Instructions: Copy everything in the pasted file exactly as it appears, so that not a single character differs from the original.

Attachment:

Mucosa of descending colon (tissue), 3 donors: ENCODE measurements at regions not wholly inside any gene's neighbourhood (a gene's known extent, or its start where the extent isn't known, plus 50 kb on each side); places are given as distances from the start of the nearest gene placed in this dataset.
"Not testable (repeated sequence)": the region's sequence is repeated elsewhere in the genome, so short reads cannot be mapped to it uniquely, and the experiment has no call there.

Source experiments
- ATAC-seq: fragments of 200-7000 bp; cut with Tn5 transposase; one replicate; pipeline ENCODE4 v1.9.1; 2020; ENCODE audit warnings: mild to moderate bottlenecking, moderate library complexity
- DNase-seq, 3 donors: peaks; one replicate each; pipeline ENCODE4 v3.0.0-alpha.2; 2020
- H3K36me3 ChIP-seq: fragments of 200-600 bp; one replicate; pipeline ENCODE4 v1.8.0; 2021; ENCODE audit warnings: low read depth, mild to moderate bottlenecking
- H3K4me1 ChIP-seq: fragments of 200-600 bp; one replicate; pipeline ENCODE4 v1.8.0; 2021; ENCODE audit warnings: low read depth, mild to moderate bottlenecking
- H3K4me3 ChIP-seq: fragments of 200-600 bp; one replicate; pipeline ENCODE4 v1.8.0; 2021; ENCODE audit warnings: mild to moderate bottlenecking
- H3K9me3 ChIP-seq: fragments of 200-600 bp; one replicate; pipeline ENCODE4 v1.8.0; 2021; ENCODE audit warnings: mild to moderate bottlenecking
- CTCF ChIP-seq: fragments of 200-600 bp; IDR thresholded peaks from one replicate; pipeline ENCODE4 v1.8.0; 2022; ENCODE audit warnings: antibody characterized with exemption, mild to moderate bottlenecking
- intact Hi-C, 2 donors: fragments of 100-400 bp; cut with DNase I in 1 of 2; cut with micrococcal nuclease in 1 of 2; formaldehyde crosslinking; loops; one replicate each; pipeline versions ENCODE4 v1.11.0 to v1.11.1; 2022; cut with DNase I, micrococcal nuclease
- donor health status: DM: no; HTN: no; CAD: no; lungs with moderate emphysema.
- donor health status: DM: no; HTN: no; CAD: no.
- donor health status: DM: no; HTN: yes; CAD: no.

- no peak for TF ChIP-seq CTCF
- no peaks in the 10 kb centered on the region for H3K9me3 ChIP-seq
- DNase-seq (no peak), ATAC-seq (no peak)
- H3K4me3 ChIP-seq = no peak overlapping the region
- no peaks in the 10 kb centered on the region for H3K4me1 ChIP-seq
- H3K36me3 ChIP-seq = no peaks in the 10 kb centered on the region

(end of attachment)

Mucosa of descending colon (tissue), 3 donors: ENCODE measurements at regions not wholly inside any gene's neighbourhood (a gene's known extent, or its start where the extent isn't known, plus 50 kb on each side); places are given as distances from the start of the nearest gene placed in this dataset.
"Not testable (repeated sequence)": the region's sequence is repeated elsewhere in the genome, so short reads cannot be mapped to it uniquely, and the experiment has no call there.

Source experiments
- ATAC-seq: fragments of 200-7000 bp; cut with Tn5 transposase; one replicate; pipeline ENCODE4 v1.9.1; 2020; ENCODE audit warnings: mild to moderate bottlenecking, moderate library complexity
- DNase-seq, 3 donors: peaks; one replicate each; pipeline ENCODE4 v3.0.0-alpha.2; 2020
- H3K36me3 ChIP-seq: fragments of 200-600 bp; one replicate; pipeline ENCODE4 v1.8.0; 2021; ENCODE audit warnings: low read depth, mild to moderate bottlenecking
- H3K4me1 ChIP-seq: fragments of 200-600 bp; one replicate; pipeline ENCODE4 v1.8.0; 2021; ENCODE audit warnings: low read depth, mild to moderate bottlenecking
- H3K4me3 ChIP-seq: fragments of 200-600 bp; one replicate; pipeline ENCODE4 v1.8.0; 2021; ENCODE audit warnings: mild to moderate bottlenecking
- H3K9me3 ChIP-seq: fragments of 200-600 bp; one replicate; pipeline ENCODE4 v1.8.0; 2021; ENCODE audit warnings: mild to moderate bottlenecking
- CTCF ChIP-seq: fragments of 200-600 bp; IDR thresholded peaks from one replicate; pipeline ENCODE4 v1.8.0; 2022; ENCODE audit warnings: antibody characterized with exemption, mild to moderate bottlenecking
- intact Hi-C, 2 donors: fragments of 100-400 bp; cut with DNase I in 1 of 2; cut with micrococcal nuclease in 1 of 2; formaldehyde crosslinking; loops; one replicate each; pipeline versions ENCODE4 v1.11.0 to v1.11.1; 2022; cut with DNase I, micrococcal nuclease
- donor health status: DM: no; HTN: no; CAD: no; lungs with moderate emphysema.
- donor health status: DM: no; HTN: no; CAD: no.
- donor health status: DM: no; HTN: yes; CAD: no.

- no peak for TF ChIP-seq CTCF
- no peaks in the 10 kb centered on the region for H3K9me3 ChIP-seq
- DNase-seq (no peak), ATAC-seq (no peak)
- H3K4me3 ChIP-seq = no peak overlapping the region
- no peaks in the 10 kb centered on the region for H3K4me1 ChIP-seq
- H3K36me3 ChIP-seq = no peaks in the 10 kb centered on the region